Again, Colorado is paving the way with unique collaborations between industry, government and universities designed to nurture innovative new ideas. Earlier this year, I convened a summit of business leaders, scientists, public officials, and others to explore ways to ensure Colorado remains a leader in the clean energy revolution. The summit, in part, helped spur a partnership between the Colorado Association for Manufacturing and Technology, NASA, the state of Colorado, the U.S. Department of Energy and several Colorado universities. Their goal is to encourage and expedite innovation in clean energy and aerospace technologies by improving the connections between research, technology transfer, and commercialization of new products. 

Another example is the Colorado Renewable Energy Collaboratory, a research consortium that comprises three of the state’s world-class universities and the National Renewable Energy Laboratory working in concert with industry partners and public agencies. Together, these entities aim to: (1) create and speed the commercialization of renewable energy technologies, energy management systems, and energy efficiency measures; (2) support economic growth in Colorado and the nation with renewable energy industries; and (3) educate our nation’s finest energy researchers, technicians, and workforce.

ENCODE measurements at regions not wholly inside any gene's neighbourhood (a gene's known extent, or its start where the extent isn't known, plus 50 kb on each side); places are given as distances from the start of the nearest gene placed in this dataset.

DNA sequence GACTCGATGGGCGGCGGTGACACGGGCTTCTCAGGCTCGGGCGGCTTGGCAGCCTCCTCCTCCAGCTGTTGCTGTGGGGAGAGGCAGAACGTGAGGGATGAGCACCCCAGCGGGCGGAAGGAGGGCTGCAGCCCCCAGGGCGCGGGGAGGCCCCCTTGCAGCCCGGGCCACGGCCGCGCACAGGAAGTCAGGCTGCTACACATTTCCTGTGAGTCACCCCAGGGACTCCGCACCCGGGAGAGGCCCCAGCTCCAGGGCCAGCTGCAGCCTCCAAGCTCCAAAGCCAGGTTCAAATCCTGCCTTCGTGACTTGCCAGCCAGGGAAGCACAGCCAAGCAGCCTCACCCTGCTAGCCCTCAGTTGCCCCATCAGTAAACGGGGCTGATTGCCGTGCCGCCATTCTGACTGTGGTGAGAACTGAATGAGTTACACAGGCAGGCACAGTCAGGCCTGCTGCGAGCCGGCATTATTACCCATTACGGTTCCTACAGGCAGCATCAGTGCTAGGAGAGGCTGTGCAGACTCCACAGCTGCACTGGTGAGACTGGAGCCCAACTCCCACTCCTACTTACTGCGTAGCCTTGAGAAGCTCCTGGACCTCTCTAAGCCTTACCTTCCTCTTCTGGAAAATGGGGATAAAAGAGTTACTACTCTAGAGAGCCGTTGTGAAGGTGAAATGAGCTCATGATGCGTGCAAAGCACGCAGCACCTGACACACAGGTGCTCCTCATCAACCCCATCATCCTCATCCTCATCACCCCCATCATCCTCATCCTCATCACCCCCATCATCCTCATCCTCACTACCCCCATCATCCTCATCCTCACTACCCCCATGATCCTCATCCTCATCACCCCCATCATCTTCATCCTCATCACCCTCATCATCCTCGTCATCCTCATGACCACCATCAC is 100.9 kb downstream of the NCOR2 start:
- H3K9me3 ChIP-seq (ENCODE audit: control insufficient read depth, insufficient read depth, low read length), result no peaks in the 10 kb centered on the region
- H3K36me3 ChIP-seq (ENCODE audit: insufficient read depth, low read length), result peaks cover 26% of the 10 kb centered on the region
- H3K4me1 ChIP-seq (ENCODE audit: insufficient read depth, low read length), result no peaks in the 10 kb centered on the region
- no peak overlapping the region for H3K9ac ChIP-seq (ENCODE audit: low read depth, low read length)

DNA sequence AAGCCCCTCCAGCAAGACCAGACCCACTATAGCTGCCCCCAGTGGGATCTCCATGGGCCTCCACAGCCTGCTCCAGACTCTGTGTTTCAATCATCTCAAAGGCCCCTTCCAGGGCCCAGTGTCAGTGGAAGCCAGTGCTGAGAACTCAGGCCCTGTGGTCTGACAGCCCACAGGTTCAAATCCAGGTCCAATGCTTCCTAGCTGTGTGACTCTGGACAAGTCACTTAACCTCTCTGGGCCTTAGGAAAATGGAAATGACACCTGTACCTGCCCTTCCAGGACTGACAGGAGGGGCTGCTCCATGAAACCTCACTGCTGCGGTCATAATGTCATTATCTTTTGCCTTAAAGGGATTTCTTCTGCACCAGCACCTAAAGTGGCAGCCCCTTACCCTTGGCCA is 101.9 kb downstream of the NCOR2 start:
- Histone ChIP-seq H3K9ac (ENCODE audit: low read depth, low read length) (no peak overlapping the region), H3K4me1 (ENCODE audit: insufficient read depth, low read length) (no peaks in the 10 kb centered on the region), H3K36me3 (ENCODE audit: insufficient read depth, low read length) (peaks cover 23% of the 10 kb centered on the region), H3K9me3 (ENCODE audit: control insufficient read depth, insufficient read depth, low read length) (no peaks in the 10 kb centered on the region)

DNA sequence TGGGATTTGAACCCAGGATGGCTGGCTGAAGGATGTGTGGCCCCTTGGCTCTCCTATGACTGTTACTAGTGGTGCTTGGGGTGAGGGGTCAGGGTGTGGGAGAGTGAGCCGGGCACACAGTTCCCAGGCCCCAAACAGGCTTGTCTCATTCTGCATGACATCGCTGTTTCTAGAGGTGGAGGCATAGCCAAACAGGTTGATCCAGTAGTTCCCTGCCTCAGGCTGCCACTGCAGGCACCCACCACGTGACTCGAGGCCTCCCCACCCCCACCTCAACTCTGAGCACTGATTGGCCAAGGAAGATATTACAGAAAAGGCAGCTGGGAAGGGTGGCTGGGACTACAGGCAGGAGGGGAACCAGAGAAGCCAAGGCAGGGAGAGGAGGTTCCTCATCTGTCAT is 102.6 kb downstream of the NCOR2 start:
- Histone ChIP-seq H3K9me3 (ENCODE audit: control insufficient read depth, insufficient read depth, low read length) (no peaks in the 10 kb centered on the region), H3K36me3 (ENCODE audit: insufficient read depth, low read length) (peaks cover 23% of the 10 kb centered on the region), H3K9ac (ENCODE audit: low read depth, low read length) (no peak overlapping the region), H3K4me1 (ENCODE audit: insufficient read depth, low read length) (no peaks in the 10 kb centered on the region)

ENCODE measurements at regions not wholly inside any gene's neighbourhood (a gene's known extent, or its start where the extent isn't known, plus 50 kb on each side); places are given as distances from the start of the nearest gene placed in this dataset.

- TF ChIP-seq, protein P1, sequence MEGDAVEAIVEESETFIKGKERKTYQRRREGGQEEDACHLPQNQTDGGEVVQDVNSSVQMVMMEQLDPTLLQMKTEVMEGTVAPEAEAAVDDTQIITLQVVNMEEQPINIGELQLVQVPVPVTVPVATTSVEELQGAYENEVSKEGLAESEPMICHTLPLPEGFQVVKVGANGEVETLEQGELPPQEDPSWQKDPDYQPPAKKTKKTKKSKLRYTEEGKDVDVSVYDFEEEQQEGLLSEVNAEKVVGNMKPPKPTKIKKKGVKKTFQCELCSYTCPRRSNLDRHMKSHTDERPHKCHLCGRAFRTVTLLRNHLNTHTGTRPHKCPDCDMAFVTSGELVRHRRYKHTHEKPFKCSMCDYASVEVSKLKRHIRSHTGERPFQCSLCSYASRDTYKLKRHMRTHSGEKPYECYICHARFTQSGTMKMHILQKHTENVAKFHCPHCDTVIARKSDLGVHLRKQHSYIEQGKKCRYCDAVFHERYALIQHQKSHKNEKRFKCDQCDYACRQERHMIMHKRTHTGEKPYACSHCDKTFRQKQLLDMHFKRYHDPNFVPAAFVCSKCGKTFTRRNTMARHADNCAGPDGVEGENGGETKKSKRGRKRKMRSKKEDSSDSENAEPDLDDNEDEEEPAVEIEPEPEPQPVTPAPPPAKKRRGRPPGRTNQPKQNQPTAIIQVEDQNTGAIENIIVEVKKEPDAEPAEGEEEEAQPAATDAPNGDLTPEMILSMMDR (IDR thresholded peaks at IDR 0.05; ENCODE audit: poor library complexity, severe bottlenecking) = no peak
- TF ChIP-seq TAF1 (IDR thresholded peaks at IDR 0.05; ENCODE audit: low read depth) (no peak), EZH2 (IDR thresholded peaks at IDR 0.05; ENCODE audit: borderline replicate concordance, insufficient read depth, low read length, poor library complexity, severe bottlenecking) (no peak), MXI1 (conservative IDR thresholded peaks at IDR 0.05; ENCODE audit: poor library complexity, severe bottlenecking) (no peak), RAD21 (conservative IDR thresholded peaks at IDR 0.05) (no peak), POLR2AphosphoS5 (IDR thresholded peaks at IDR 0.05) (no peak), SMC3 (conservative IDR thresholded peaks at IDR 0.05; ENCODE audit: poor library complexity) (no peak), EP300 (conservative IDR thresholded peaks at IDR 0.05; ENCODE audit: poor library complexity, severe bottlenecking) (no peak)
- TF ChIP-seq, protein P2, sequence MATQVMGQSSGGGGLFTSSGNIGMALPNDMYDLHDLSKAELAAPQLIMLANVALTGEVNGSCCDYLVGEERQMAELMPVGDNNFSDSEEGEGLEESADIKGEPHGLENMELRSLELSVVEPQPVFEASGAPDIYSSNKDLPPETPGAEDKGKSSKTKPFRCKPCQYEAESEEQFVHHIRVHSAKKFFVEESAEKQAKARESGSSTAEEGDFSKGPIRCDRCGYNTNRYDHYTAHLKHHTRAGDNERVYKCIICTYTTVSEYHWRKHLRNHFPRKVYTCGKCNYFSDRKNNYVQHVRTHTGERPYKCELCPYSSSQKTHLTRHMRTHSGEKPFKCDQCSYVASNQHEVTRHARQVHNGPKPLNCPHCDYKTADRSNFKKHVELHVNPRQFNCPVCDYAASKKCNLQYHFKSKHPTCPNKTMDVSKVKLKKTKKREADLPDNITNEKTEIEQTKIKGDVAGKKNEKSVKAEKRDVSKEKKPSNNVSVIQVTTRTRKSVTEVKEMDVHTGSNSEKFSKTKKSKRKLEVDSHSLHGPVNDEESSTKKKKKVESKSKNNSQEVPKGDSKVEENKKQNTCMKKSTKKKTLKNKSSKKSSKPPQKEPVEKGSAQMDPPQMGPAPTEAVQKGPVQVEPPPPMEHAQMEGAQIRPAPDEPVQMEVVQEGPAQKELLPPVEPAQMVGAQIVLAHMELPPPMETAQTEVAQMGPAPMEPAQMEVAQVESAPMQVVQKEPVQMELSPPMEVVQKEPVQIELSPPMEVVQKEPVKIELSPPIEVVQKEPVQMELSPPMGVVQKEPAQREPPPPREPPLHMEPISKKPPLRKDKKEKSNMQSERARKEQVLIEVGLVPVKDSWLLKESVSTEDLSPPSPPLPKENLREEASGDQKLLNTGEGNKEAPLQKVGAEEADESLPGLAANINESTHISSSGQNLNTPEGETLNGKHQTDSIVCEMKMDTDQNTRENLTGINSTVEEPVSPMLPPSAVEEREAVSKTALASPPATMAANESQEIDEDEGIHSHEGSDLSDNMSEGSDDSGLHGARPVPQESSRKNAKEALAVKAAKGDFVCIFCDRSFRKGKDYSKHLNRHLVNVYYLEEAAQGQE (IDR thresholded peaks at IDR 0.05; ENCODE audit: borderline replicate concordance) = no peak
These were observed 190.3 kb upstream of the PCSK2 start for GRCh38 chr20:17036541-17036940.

Such synergistic industry-government-university collaborations drawing upon regional strengths are a novel and efficient means of spurring innovation, creating jobs and diversifying our economy. Innovation is what America does best. So let’s reinvest on a national scale and leverage the kind of partnerships that Colorado has already proven can work so well. Now is the time to reach for new innovative horizons to cement our leadership in the clean energy economy. A national RES should be step one.

Mark Udall was elected to the U.S. Senate on Nov. 4, 2008. He serves on three committees and is one of a few freshman senators chosen to lead a subcommittee. His committee assignments include Armed Services, Energy and Natural Resources, and the Special Committee on Aging. Reinforcing his priority of protecting U.S. western lands, Sen. Udall chairs the National Parks Subcommittee. His committee assignments give him a platform to address many issues important to Colorado, including national security, energy, the economy, clean energy jobs and natural resources.